Shrimp farming has been a rapidly growing aquaculture business in the last decade. However, it suffers significant obstacles as a result of disease issues. Infectious agents like viruses, bacteria, fungi, and parasites can cause shrimp diseases, as can non-infectious variables such as environmental circumstances.
The white-spot disease is one of the most difficult to combat in shrimp farming. Effective management and prevention measures, including adopting biosecurity measures and disease-resistant breeds, are critical to preserving cultured Shrimp’s health and assuring the industry’s long-term viability.
Hepatopancreatic Parvo-like Virus (HPV) in Shrimp (Prawn)
Introduction to Hepatopancreatic Parvo-Like Virus (HPV) in Shrimp
Shrimps are susceptible to the extremely contagious Hepatopancreatic Parvo-like Virus (HPV), which is a significant cause of the outbreak. The virus is so called because it can harm the Shrimp’s hepatopancreas, a crucial organ in digestion and food absorption.
The HPV virus seriously harms Shrimp’s digestive tract, which manifests in symptoms like decreased appetite, lethargy, and weight loss. The virus poses a danger to the worldwide shrimp farming sector since it can, in extreme situations, result in high fatality rates. Controlling the spread of this virus requires effective management and preventative measures.
The Pathogen Responsible for Shrimp Hepatopancreatic Parvo-like Virus (HPV)
The Hepatopancreatic Parvo-like Virus, a small parvo-like virus about 22-24 nm in diameter, is the principal cause of the disease in Shrimp (HPV). This virus is responsible for considerable digestive system damage in Shrimp, resulting in symptoms such as decreased appetite, lethargy, weight loss, and even death.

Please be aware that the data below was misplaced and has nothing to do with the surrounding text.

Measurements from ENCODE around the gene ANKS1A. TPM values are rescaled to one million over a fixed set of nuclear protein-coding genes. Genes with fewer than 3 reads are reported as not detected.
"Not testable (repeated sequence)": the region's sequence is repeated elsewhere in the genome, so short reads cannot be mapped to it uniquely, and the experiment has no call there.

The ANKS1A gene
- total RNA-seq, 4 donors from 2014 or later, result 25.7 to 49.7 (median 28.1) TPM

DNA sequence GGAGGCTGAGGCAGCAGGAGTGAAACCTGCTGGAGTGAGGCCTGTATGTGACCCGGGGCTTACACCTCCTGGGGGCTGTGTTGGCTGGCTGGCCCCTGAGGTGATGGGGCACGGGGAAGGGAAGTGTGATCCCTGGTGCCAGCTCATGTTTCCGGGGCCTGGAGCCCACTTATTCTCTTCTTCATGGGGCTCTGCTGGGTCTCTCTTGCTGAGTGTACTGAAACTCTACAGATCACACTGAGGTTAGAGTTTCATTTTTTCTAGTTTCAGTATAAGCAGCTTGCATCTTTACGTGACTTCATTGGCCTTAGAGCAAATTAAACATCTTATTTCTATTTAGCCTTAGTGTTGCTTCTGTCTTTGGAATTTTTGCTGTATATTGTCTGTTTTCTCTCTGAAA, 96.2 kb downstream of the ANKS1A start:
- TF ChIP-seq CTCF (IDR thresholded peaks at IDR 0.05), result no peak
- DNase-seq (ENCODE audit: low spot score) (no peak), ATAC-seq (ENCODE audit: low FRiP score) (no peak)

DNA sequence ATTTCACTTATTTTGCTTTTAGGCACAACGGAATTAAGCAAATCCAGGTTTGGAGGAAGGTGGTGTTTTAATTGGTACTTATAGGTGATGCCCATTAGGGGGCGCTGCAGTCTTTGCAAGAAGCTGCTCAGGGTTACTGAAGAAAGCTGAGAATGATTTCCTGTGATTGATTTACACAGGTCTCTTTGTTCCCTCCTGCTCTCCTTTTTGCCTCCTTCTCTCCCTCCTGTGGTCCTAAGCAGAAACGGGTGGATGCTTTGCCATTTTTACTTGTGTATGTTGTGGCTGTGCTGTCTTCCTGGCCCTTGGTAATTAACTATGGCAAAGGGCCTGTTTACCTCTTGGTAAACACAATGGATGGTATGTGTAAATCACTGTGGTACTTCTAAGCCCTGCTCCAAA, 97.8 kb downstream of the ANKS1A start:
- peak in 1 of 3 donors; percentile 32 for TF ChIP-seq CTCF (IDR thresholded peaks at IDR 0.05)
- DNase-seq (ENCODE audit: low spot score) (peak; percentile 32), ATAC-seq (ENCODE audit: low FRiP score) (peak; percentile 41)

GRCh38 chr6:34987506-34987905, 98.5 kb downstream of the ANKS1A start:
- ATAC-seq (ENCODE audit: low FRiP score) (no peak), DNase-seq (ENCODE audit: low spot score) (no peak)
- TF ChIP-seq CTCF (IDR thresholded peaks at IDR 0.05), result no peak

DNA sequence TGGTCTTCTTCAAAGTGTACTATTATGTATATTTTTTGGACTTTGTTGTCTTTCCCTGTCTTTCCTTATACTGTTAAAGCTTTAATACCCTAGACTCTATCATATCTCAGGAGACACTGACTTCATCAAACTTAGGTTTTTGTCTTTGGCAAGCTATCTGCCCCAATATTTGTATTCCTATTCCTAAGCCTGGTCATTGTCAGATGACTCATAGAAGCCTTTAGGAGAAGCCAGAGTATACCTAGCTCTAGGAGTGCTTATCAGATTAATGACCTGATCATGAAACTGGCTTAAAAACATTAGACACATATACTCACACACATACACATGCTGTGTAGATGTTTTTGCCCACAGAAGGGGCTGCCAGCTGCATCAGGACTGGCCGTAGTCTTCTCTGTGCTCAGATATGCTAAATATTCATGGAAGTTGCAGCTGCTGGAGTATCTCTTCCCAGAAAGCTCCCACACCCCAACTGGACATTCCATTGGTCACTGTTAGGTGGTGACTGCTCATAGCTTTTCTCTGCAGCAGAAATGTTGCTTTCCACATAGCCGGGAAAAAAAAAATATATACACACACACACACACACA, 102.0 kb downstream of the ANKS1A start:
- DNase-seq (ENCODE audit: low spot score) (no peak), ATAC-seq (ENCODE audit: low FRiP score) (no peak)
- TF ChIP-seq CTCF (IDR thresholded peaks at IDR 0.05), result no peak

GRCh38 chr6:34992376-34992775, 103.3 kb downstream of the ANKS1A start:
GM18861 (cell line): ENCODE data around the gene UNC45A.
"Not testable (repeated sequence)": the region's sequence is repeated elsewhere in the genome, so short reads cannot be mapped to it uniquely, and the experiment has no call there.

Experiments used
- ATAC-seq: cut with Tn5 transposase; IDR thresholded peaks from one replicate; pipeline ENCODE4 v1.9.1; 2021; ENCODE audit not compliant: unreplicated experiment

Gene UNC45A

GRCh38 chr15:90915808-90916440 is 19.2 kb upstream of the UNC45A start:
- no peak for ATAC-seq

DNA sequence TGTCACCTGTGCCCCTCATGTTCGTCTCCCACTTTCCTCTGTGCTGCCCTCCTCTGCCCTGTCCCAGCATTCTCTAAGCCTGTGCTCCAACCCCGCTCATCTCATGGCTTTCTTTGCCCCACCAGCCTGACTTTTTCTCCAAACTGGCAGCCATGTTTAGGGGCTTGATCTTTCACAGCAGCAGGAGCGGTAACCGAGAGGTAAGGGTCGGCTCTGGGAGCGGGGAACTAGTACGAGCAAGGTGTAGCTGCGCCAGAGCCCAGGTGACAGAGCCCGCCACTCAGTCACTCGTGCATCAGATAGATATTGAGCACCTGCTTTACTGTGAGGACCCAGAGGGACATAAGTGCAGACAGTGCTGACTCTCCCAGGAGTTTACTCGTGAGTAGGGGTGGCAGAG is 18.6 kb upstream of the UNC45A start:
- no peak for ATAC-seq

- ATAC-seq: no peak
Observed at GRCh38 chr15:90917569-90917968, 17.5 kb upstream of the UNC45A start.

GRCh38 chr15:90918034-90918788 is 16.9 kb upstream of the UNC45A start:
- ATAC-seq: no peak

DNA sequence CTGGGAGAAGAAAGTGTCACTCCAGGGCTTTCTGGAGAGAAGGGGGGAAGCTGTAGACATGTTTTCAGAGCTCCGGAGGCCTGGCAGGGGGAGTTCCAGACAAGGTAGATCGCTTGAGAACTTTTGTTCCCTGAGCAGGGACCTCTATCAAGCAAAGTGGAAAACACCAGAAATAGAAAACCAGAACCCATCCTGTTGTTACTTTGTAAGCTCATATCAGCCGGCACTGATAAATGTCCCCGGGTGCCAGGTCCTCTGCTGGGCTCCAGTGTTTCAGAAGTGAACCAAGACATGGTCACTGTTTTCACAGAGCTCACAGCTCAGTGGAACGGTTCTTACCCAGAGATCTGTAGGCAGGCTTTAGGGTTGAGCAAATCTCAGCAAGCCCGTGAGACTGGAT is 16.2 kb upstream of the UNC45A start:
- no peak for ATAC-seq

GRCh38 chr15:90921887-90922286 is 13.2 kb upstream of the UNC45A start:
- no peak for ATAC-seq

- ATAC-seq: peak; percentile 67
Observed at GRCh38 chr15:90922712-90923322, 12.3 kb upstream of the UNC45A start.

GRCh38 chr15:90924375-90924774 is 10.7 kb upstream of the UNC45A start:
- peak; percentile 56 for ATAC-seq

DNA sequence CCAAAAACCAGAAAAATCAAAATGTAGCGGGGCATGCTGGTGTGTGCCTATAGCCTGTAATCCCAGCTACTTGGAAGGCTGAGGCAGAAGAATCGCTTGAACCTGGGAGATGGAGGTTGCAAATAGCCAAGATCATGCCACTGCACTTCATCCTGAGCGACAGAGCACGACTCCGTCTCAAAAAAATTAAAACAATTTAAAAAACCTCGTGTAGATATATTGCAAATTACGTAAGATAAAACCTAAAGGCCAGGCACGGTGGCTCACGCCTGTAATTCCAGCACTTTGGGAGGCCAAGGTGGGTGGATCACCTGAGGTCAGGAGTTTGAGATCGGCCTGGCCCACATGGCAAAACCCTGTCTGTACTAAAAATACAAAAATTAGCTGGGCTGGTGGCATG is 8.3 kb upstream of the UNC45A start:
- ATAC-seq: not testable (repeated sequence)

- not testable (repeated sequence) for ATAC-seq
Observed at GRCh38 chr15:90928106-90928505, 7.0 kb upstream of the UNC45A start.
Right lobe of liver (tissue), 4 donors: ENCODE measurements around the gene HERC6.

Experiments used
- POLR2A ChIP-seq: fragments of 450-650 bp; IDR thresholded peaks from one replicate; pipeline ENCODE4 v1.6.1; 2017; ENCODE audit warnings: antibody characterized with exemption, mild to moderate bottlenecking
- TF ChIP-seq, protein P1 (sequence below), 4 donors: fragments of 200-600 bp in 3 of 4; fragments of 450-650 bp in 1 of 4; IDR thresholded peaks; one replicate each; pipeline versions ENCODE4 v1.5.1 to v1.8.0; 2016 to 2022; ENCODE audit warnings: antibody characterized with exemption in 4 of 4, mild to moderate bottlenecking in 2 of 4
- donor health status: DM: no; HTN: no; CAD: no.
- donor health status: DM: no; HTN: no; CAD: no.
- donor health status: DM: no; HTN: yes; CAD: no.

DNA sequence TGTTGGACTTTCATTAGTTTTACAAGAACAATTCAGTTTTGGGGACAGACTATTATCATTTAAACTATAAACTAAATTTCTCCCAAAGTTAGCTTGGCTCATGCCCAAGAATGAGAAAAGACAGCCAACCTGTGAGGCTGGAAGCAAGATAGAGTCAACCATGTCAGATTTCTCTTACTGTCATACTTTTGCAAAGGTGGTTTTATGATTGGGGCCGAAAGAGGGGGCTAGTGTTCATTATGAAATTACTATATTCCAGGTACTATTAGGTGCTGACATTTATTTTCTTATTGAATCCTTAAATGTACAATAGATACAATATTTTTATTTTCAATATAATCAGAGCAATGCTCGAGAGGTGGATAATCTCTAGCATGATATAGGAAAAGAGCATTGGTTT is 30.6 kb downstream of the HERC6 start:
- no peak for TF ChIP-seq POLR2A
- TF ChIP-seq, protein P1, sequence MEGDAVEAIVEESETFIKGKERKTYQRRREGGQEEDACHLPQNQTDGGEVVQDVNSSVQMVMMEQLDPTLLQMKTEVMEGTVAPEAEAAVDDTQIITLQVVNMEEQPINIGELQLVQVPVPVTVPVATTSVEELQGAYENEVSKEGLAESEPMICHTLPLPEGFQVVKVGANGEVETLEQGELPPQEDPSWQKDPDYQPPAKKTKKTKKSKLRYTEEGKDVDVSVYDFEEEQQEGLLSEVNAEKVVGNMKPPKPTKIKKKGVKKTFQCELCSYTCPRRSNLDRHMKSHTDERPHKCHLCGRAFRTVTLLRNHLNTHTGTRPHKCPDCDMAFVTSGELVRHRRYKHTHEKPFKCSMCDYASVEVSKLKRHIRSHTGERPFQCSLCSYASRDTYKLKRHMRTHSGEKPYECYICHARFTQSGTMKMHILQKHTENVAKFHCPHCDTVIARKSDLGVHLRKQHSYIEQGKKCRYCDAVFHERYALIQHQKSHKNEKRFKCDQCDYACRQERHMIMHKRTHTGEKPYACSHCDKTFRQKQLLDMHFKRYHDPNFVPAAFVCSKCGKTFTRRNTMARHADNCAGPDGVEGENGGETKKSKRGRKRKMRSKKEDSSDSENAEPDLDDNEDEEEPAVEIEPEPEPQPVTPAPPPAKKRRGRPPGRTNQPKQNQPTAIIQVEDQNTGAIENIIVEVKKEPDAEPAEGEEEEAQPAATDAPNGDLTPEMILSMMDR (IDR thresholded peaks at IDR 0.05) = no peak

What are the Signs and Symptoms of Hepatopancreatic Parvo-like Virus (HPV) in Shrimp
- Hepatopancreatic parvo-like virus (HPV) in Shrimp has several signs and symptoms.
- These include reduced feeding and poor growth rate.
- Body surface and gill fouling with ciliates may occur, and the abdominal muscles may become opaque.
- Severe infections can result in a whitish and atrophied hepatopancreas, anorexia, and reduced preening activity.
- Increased occurrences of surface and gill fouling organisms and secondary infections by opportunistic Vibrio spp. can lead to losses.
- Prompt identification and implementation of management practices can help reduce the impact of HPV on shrimp production.
- Reduced feeding and poor growth rate
- Body surface and gill fouling with ciliates, occasionally leading to the opacity of abdominal muscles.
- Severe infections may result in a whitish and atrophied hepatopancreas, anorexia, and reduced preening activity.
- Increased occurrence of surface and gill fouling organisms and secondary infections by opportunistic Vibrio spp. can lead to losses in the shrimp farming industry.